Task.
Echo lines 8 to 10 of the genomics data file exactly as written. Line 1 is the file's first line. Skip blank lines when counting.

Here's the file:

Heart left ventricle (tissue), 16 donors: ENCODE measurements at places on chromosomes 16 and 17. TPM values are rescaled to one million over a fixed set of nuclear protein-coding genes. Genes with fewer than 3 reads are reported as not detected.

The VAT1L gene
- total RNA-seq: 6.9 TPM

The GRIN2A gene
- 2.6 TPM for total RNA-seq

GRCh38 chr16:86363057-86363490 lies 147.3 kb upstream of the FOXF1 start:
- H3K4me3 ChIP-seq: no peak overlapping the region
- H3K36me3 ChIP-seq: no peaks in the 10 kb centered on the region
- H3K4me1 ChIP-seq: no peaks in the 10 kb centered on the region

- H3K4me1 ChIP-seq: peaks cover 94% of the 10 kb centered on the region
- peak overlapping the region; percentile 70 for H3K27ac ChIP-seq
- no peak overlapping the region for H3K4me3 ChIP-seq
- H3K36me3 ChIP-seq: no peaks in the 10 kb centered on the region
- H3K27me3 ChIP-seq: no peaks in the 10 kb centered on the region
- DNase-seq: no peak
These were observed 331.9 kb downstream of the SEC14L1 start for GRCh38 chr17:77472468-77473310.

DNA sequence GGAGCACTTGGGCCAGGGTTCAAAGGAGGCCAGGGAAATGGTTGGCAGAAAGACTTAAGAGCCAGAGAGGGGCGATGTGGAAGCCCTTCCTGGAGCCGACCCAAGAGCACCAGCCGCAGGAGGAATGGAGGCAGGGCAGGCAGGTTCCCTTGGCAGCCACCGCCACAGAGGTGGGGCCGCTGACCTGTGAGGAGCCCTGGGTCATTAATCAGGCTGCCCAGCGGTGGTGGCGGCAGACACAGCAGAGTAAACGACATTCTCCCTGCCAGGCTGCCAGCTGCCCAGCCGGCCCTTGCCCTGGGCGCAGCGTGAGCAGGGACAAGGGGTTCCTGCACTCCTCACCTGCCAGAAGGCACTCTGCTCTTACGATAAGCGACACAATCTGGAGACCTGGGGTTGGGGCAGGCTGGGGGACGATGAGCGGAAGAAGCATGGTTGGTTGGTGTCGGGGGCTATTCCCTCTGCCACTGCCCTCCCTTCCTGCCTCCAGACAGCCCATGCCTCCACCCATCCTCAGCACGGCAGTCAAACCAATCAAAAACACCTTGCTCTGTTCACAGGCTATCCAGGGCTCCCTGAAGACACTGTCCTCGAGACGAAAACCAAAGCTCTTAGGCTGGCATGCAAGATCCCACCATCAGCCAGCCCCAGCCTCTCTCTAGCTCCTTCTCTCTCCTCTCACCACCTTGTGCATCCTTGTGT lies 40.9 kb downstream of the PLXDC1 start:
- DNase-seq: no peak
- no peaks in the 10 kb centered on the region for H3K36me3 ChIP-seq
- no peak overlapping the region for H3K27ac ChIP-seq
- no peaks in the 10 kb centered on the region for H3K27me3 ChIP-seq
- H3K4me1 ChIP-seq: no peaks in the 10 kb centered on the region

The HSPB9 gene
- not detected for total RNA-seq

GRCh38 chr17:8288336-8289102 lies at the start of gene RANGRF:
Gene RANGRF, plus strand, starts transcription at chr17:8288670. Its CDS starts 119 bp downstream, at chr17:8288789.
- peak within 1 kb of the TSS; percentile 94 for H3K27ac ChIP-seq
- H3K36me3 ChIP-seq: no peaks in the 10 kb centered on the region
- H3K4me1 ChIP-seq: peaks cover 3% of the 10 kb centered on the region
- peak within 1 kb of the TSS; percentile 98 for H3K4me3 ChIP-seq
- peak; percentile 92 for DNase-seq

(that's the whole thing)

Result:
- H3K36me3 ChIP-seq: no peaks in the 10 kb centered on the region
- H3K4me1 ChIP-seq: no peaks in the 10 kb centered on the region

- H3K4me1 ChIP-seq: peaks cover 94% of the 10 kb centered on the region